Puppies are adorable. They are cute and cuddly but they are also mischievous, untrained and in need of guidance from you. The problem is, too many dog owners think that in order to get their dog to behave the way they want them to, they have to punish them. Nothing could be further from the truth. Whether you are talking about a puppy or an adult dog, you should discipline your dog instead of punishing him.
There’s a myth out there that for a puppy to learn they need to experience fear, physical discomfort, even pain. This is simply not true. If you punish your puppy or dog too harshly, you might leave permanent scars. Especially when 5 to 16 weeks of age is their most impressionable time, harsh punishment can emotionally damage your dog for life.
You should know that many of the so-called professional dog trainers operating in communities all over, are still using archaic methods to train dogs. Even now, when there are other proven methods far more effective in creating the results you want without destroying your dog’s emotional well being.
It’s also alarming that abusive discipline is encouraged in all kinds of popular dog books and by all kinds of trainers. Besides, seldom can you execute physical punishment quick enough for your dog to associate the behaviour with the action, nor can you carry it out with the right consistency. As a result, rather than your dog seeing you as a consistent role model you will be seen as unpredictable.
When your dog sees you this way he will become confused. For example, when you arrive home this should be a time of joy for your puppy. However, if you have been using harsh punishments it will be a time when your dog is unsure and therefore your dog will flip between joyous behaviors and shamed behaviors.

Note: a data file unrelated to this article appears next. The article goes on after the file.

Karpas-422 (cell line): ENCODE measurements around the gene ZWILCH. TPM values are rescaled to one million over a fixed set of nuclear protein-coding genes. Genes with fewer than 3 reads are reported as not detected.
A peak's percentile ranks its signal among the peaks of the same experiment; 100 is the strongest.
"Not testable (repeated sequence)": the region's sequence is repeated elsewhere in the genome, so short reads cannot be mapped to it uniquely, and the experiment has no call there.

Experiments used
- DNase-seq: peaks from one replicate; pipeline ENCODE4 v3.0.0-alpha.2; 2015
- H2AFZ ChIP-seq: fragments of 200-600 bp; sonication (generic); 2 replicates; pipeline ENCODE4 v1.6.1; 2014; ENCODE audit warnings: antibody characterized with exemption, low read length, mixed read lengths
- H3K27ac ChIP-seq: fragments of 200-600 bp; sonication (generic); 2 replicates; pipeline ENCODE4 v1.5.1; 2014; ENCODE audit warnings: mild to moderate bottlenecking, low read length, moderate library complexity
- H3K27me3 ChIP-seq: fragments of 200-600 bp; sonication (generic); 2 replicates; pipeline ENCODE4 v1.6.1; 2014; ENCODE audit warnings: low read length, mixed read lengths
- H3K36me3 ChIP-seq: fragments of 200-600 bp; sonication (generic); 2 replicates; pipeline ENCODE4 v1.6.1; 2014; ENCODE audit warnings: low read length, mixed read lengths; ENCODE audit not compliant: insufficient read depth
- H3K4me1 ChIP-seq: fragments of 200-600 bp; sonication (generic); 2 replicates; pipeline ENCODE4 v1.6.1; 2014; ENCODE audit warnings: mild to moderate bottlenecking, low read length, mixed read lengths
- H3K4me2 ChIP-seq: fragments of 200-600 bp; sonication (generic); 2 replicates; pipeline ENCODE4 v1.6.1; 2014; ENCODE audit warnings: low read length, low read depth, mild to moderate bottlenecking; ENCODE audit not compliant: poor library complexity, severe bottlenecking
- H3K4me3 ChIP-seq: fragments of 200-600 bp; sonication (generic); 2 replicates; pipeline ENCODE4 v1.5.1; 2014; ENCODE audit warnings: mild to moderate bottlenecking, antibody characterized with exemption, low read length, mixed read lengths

A dog owner complains to a trainer that their dog won’t come to them when called and in almost all of these cases, the dog has endured physical punishment. How would you expect the dog to react? If a dog is being inconsistently punished from the same hands that are attempting to be affectionate through petting, it’s no wonder the dog is leery.
When a dog learns that the human hand and the actions that come from those hands are dependable and bring pleasure instead of pain, the dog seldom shows signs of shyness to a hand, defensive aggression, or submissive urination.
If you train your dog with a training system that relies on social rewards as a method of discipline, your dog will have a healthier and more stable behavior than those dogs exposed to punishment. This is even truer with a puppy that is highly excitable or nervous. When you promote the positive and eliminate the negative in dog training or puppy training you will need to be more patient and have more self-control. The benefits have long been shown just how important it is to not punish your dog.
What kind of dog owner will you be? A dog owner that is compassionate, firm and fair or one that is demanding, nervous and high-strung? Choose to do it right and discipline your dog with compassion so he can learn and become the best dog possible.